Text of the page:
« Pour un observateur impartial – disons, un zoologiste extraterrestre venu d’une autre planète – il documenterait des preuves très convaincante que les êtres humains souffrent d’un trouble mental grave et sont peut-être même fous. Le dernier millier d’années a été un catalogue redondant de comportements déviants. L’histoire a enregistré un catalogue sans fin de guerres et d’oppressions brutales de la grande masse des êtres humains par une infime minorité de privilégiés. La terrible oppression des femmes, qui se déroule à travers l’histoire – et qui existe encore dans de nombreuses régions du monde – est un autre signe de cette folie, comme l’est l’attitude hostile et répressive au sexe et au corps que la plupart des cultures ont partagé. Qu’est-ce qui a créé ceci? »
Par Steve Taylor Ph.d.
Transcending Human Madness
8th March 2015
By Steve Taylor Ph.D
Guest Writer for Wake Up World
To an impartial observer – say, an alien zoologist from another planet – there must be very compelling evidence that human beings suffer from a serious mental disorder, and are perhaps even insane.
The last few thousand years have been an endless catalogue of insane behaviour. Recorded history is an endless catalogue of wars, and the story of the brutal oppression of the great mass of human beings by a tiny privileged minority. The terrible oppression of women which runs through history – and which still exists in many parts of the world – is another sign of this insanity, as is the hostile, repressive attitude to sex and the body which most cultures have shared.
In addition to this insane collective behaviour, an alien zoologist might see signs of mental disorder in the way that many of us behave as individuals. He or she would be puzzled by the fact that human beings seems to find it so difficult to be happy. Why do so many people suffer from different kinds of psychological malaise – for example, depression, drug abuse, eating disorders, self-mutilation – or else spend so much time oppressed by anxieties, worries and feelings of guilt or regret, and negative emotions like jealousy and bitterness? And why do so many people seem to have an insatiable lust to possess things? Why are we prepared to go to such lengths to obtain material goods which we don’t actually need and which bring no real benefits to us? In the same way, many people have a very strong craving for status and success; they dream of being famous pop or TV stars, and try to gain respect from others by wearing particular clothes, possessing status symbols or going to certain places or behaving in a certain way. ‘Why aren’t human beings content just to be as they are?’ the observer might ask himself. ‘Why are they so driven to gain wealth and status instead of accepting their situation and living in the present moment?’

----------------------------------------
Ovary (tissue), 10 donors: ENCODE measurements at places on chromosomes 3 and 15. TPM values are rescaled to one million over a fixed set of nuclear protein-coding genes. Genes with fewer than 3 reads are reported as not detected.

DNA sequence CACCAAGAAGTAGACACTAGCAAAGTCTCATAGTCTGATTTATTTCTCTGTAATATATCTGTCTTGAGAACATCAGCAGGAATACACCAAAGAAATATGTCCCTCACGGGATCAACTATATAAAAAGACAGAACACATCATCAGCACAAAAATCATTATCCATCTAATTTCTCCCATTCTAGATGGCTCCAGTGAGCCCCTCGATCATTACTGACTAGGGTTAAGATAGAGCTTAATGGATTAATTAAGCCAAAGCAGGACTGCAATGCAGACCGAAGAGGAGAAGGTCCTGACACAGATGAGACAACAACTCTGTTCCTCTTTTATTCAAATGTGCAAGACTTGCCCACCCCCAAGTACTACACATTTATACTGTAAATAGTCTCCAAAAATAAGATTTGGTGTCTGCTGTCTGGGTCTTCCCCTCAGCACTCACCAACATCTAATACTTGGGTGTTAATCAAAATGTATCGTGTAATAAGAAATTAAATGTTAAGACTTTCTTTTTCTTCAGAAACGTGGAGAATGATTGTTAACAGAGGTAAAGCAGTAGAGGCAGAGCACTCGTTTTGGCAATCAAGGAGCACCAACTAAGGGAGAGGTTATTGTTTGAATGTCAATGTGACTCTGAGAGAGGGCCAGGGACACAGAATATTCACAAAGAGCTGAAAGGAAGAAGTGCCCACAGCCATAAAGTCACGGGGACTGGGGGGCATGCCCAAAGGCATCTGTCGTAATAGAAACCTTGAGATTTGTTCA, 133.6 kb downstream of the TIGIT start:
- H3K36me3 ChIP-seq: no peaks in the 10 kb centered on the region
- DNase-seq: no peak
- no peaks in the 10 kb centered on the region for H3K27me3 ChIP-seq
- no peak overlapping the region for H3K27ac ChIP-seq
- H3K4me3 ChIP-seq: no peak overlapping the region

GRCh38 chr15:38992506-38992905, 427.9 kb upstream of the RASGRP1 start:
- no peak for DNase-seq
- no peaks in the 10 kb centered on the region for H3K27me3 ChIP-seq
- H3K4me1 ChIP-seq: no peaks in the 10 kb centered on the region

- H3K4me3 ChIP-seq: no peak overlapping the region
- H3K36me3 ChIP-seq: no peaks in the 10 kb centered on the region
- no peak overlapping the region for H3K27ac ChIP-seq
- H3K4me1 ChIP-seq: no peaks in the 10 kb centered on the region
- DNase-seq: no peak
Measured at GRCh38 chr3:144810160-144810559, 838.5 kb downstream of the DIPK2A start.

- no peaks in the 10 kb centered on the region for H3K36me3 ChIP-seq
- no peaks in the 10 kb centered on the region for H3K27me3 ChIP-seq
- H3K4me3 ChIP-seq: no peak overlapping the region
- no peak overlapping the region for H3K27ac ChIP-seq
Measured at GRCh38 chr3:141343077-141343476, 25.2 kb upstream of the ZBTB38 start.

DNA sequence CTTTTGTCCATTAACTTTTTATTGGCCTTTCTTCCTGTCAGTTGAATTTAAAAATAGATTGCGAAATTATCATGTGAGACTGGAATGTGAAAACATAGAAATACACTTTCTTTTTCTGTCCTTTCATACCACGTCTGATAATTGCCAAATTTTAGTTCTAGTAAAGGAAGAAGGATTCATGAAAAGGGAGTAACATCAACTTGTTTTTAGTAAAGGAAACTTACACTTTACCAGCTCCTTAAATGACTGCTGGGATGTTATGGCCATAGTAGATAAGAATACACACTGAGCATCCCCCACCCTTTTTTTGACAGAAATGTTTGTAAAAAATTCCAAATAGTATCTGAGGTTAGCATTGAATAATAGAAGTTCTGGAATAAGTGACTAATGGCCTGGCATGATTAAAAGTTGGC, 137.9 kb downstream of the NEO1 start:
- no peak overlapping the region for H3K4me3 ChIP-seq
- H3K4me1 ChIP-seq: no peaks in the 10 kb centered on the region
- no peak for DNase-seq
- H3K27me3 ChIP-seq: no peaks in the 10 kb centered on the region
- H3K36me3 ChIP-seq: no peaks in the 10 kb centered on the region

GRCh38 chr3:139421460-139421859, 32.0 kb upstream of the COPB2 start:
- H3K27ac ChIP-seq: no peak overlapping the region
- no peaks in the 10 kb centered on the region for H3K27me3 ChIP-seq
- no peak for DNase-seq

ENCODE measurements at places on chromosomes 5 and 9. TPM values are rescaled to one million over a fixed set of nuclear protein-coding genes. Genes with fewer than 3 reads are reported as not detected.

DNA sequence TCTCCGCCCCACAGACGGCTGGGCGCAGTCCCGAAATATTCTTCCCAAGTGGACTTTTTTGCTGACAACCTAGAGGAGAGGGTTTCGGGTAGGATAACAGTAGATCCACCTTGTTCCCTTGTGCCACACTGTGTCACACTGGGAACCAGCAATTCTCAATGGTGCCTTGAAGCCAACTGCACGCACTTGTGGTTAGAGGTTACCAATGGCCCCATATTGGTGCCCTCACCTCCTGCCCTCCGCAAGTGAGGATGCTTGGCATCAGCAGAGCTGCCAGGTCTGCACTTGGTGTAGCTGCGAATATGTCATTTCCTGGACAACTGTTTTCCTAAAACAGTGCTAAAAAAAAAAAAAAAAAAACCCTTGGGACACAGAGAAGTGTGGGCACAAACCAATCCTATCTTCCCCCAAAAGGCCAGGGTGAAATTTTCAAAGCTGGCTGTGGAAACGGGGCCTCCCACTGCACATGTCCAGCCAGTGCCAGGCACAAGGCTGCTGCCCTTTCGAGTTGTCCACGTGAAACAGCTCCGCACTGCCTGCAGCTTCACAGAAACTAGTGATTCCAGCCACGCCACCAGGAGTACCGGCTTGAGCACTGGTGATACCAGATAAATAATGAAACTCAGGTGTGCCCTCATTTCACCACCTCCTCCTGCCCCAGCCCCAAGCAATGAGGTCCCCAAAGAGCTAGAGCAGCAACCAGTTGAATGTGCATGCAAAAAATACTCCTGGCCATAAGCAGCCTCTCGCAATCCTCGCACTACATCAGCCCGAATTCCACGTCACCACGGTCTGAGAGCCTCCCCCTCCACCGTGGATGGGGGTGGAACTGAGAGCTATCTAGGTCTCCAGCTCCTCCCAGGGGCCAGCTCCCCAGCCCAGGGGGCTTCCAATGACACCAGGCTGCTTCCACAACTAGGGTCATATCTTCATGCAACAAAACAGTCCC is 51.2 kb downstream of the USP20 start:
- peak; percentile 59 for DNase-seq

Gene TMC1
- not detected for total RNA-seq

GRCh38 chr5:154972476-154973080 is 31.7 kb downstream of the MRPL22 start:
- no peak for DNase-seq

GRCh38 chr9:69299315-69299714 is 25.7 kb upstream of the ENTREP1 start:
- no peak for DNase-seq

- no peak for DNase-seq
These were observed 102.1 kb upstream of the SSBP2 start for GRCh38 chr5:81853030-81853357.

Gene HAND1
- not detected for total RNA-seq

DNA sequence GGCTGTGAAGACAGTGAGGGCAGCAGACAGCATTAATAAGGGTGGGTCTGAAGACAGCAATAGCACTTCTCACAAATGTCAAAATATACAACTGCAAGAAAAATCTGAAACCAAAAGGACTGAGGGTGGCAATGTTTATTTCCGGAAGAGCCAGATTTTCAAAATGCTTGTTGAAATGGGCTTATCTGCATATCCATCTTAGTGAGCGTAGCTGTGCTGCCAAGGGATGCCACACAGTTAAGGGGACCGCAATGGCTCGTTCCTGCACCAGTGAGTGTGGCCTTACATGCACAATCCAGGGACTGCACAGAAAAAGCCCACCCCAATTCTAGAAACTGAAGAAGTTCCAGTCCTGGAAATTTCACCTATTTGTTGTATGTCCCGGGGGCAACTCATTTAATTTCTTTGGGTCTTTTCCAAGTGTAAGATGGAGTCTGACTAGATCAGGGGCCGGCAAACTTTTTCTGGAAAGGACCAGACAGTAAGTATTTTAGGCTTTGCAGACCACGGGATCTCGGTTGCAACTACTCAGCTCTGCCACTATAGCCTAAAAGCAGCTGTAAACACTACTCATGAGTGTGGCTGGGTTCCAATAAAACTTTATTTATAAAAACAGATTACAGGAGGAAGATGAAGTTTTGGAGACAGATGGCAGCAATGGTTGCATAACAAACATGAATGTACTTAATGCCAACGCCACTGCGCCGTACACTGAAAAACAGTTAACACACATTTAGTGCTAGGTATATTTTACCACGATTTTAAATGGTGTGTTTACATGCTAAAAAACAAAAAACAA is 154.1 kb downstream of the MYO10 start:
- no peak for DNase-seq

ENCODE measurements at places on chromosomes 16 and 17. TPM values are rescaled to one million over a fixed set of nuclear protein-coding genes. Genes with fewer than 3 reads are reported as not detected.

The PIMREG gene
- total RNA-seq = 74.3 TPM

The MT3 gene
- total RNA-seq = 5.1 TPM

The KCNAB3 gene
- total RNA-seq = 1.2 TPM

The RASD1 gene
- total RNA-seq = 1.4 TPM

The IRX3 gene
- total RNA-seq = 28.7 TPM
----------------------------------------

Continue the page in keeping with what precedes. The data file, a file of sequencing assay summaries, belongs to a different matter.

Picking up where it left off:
Primal and Prehistoric Peoples
However, there are many groups of people in the world who don’t seem to be touched by this insanity – or at least, who weren’t until recent times. ‘Primal’ peoples like the Australian Aborigines, the tribal peoples of Siberia, Lapland, Oceania and other isolated areas, generally had a very low level of warfare, if any at all. They also have high status for women, and are strikingly egalitarian and democratic. Almost uniformly, anthropologists have been struck by how naturally content and carefree these peoples seem, as if they are free of the psychological malaise which afflicts us.
The Over-Developed Ego
This suggests that there is a fundamental difference between us and primal or prehistoric peoples, a difference which gives rise to the collective and individual insanity which plagues us. Why should they be free of the insanity of warfare, oppression and materialism? I believe that this fundamental difference is what might be described as our ‘over-developed ego.’
We appear to have a more pronounced sense of individuality – or ego – than primal peoples. According to the anthropologist Lucien Levy-Bruhl, for example, the essential characteristic of primal peoples was their less ‘sharpened’ sense of individuality. In his words, ‘the limits of their individuality are variable and ill-defined.’ He notes that, rather than existing as self-sufficient individual entities – as we experience ourselves – their sense of identity is bound up with their community and their land. He cites reports of peoples who use the word ‘I’ when speaking of their group and others who see their land as an extension of their self, so that being forced away from their land would be tantamount to death (this is why primal peoples are often prepared to commit suicide rather than leave their lands).
The naming practices of certain peoples suggest this too. For us, a name is a permanent label which defines our individuality and autonomy. But Australian Aborigines, for example, do not have fixed names which they keep throughout their lives. Their names regularly change, and include those of other members of their tribe. Other native peoples use tekonyms – terms which describe the relationship between two people – instead of personal or kinship names. On the other hand, our sense of ego is so defined and strong that many of us experience a basic sense of separation to nature, other human beings and even our own bodies. We are self-sufficient individuals who can exist apart from the natural world, our communities and even each other.